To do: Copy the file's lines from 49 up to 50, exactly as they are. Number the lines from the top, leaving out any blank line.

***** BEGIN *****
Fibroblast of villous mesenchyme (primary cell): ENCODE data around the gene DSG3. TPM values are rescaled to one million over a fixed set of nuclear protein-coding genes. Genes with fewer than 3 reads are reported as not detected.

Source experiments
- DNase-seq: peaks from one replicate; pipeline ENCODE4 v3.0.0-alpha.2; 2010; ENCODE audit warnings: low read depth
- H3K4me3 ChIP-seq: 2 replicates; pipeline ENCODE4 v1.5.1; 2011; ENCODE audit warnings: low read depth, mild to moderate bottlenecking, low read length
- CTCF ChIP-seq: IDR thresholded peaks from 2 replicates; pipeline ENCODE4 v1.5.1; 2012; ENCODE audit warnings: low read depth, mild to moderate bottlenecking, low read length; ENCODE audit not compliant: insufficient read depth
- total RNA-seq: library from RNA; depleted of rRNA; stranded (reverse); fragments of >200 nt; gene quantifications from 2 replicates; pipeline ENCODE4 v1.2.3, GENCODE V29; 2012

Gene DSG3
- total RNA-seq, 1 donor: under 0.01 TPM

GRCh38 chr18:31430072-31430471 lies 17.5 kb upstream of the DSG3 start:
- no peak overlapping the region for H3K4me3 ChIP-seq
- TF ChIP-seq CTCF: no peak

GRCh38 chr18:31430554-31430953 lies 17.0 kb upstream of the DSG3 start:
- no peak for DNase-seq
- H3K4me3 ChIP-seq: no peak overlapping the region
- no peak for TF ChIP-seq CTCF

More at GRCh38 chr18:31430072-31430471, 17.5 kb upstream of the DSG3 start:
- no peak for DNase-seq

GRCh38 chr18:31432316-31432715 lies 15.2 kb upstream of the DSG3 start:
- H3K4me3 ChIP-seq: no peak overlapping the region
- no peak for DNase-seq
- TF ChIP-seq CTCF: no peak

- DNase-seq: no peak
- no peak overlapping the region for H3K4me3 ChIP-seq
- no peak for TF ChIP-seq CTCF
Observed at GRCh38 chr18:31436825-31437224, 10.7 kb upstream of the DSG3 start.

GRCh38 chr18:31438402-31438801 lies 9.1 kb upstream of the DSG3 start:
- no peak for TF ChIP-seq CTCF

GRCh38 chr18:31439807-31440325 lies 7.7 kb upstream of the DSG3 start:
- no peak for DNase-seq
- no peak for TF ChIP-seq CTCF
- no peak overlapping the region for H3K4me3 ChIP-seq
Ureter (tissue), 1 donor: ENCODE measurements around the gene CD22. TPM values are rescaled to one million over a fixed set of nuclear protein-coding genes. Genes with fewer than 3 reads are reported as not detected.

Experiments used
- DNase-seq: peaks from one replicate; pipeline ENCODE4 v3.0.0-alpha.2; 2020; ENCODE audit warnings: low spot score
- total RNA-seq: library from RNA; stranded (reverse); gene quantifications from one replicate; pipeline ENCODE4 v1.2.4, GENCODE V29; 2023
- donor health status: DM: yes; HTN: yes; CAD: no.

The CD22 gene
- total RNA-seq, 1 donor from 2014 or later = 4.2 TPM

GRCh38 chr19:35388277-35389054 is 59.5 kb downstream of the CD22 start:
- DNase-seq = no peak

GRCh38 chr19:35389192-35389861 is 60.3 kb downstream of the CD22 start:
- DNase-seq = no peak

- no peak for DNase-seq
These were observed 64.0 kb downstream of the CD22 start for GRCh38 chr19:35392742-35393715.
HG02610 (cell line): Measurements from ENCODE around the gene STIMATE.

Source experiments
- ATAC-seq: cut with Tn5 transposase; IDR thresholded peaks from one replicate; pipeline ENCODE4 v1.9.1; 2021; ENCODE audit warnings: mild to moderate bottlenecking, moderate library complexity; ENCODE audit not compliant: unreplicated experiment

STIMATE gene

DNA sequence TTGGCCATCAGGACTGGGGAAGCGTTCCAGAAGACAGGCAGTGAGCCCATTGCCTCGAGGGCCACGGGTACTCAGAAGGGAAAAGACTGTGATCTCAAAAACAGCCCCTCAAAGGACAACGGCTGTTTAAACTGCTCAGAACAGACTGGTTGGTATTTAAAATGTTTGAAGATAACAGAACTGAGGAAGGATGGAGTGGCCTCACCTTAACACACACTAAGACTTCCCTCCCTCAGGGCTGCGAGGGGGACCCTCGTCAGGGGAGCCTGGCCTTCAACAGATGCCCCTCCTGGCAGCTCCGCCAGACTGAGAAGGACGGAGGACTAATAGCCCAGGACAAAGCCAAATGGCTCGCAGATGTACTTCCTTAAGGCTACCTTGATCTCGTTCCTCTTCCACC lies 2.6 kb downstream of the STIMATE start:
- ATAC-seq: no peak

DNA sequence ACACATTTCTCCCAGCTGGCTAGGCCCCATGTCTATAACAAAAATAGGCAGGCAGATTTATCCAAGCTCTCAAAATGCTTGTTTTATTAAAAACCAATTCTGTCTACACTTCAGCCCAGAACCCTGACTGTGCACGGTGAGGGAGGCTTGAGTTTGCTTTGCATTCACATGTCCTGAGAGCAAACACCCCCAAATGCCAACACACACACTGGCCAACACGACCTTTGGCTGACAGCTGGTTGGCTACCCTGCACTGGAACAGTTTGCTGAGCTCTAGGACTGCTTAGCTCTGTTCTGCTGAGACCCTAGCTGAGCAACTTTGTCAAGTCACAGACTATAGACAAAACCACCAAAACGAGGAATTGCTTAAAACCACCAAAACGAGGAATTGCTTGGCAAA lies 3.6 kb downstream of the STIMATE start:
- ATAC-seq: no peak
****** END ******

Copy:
DNA sequence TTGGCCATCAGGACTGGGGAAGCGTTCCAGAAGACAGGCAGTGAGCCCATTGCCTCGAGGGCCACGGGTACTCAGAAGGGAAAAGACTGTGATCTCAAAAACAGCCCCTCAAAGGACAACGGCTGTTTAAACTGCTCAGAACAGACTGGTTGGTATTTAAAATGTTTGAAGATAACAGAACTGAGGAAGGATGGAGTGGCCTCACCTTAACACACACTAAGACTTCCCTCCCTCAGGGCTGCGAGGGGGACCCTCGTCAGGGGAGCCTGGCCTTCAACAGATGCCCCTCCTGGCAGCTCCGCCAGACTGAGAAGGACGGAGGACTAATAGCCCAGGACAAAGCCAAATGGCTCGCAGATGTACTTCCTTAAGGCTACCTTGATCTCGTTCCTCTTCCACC lies 2.6 kb downstream of the STIMATE start:
- ATAC-seq: no peak